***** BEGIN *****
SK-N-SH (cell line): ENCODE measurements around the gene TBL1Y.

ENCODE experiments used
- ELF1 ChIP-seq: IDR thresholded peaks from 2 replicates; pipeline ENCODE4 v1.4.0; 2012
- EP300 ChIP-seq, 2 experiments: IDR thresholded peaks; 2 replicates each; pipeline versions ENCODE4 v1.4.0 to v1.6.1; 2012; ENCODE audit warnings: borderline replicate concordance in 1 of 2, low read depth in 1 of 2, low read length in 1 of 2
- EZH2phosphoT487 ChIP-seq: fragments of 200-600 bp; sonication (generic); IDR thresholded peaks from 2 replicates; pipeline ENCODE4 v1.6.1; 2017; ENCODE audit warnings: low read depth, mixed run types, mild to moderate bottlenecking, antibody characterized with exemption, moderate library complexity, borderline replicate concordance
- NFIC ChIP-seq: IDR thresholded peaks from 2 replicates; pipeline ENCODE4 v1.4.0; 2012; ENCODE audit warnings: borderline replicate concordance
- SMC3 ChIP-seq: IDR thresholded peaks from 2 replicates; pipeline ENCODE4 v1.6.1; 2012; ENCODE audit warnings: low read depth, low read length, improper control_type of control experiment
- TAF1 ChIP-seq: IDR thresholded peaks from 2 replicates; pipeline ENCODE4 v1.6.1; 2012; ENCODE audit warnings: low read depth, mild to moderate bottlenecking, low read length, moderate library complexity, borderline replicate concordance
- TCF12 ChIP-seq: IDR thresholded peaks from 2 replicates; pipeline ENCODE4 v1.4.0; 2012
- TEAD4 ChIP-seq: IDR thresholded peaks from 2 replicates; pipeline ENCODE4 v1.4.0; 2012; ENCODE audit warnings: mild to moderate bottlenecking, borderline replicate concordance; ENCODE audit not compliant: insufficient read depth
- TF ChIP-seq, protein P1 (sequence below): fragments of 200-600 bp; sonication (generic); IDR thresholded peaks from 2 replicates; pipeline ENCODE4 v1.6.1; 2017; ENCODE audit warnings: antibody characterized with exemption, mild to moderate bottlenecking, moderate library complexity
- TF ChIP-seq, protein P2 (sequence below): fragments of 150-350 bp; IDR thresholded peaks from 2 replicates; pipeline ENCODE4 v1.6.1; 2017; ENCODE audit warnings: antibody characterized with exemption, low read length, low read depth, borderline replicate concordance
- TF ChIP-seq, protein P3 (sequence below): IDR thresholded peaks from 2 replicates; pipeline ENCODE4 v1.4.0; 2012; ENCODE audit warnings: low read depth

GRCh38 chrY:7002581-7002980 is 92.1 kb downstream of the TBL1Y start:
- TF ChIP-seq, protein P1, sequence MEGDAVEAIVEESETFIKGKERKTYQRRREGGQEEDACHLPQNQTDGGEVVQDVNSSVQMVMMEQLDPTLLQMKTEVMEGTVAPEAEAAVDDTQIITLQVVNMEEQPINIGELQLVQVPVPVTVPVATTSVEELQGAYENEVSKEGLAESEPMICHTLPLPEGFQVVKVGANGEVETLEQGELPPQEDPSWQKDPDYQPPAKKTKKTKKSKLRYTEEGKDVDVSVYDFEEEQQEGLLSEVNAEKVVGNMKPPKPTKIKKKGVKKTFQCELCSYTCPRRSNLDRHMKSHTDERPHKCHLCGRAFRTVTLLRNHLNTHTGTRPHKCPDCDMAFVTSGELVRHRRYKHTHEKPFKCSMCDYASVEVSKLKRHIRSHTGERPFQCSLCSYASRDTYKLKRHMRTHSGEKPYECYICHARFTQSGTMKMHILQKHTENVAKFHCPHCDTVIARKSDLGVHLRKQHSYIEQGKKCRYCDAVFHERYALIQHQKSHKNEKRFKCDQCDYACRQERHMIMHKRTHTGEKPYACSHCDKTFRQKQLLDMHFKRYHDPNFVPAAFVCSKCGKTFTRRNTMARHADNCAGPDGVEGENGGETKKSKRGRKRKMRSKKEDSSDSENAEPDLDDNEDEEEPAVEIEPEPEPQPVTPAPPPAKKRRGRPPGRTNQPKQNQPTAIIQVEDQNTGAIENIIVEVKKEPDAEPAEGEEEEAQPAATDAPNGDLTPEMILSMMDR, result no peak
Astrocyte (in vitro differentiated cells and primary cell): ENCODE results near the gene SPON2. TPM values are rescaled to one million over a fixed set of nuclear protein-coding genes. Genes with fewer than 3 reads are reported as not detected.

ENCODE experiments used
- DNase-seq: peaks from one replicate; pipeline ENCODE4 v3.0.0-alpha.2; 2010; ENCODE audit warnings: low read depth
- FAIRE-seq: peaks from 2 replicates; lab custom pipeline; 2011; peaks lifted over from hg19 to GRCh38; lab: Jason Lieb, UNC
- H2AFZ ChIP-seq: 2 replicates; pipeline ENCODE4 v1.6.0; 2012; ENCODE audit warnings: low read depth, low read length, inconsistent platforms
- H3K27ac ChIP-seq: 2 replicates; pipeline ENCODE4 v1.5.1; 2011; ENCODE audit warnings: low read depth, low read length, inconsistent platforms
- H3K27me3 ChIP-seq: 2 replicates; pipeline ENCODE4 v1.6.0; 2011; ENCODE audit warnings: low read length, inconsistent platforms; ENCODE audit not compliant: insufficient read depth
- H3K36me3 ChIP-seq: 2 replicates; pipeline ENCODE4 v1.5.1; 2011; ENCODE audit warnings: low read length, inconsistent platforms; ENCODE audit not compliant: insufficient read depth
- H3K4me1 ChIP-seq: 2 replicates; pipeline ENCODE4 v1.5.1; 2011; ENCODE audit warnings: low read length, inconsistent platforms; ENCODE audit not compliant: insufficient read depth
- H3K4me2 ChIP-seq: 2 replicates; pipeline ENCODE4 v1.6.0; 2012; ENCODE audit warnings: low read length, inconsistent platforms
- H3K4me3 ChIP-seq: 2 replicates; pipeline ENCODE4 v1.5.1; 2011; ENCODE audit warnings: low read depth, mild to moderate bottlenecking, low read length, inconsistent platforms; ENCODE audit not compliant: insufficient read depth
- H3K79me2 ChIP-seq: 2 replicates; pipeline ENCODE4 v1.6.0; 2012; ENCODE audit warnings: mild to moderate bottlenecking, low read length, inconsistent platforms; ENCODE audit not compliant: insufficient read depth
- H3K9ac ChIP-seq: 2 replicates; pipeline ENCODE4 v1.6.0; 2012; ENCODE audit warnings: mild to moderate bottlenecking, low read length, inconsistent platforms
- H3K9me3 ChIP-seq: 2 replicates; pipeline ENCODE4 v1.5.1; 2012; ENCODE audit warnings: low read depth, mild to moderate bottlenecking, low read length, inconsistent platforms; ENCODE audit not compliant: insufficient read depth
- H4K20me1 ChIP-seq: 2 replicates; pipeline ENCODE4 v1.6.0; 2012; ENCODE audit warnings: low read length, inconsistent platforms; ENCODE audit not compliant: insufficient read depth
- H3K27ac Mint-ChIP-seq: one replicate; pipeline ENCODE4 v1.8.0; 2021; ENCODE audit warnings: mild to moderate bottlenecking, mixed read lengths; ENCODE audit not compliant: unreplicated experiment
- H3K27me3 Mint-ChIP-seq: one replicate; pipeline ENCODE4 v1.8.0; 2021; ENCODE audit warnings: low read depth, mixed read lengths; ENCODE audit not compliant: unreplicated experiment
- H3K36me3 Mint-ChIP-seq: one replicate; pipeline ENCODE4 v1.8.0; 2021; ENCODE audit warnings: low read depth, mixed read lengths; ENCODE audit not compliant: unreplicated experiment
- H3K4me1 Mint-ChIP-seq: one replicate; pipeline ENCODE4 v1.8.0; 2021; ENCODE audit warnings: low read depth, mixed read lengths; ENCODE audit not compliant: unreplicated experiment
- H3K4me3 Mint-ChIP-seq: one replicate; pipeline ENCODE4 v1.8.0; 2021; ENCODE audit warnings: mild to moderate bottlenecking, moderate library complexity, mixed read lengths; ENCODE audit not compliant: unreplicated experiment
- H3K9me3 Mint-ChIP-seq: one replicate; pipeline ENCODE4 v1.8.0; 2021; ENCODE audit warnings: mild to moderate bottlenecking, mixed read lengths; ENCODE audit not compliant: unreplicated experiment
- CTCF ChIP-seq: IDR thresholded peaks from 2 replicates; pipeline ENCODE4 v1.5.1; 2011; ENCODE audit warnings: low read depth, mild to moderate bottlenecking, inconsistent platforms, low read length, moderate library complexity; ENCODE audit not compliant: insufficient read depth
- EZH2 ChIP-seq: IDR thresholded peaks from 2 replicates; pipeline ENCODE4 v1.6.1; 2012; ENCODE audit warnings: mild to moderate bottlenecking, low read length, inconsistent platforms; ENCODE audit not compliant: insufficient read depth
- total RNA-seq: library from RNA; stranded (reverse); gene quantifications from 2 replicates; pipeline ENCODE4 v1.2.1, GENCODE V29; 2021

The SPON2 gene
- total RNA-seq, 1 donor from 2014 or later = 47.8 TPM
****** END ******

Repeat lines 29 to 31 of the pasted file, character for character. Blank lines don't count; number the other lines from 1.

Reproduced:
- H3K9me3 ChIP-seq: 2 replicates; pipeline ENCODE4 v1.5.1; 2012; ENCODE audit warnings: low read depth, mild to moderate bottlenecking, low read length, inconsistent platforms; ENCODE audit not compliant: insufficient read depth
- H4K20me1 ChIP-seq: 2 replicates; pipeline ENCODE4 v1.6.0; 2012; ENCODE audit warnings: low read length, inconsistent platforms; ENCODE audit not compliant: insufficient read depth
- H3K27ac Mint-ChIP-seq: one replicate; pipeline ENCODE4 v1.8.0; 2021; ENCODE audit warnings: mild to moderate bottlenecking, mixed read lengths; ENCODE audit not compliant: unreplicated experiment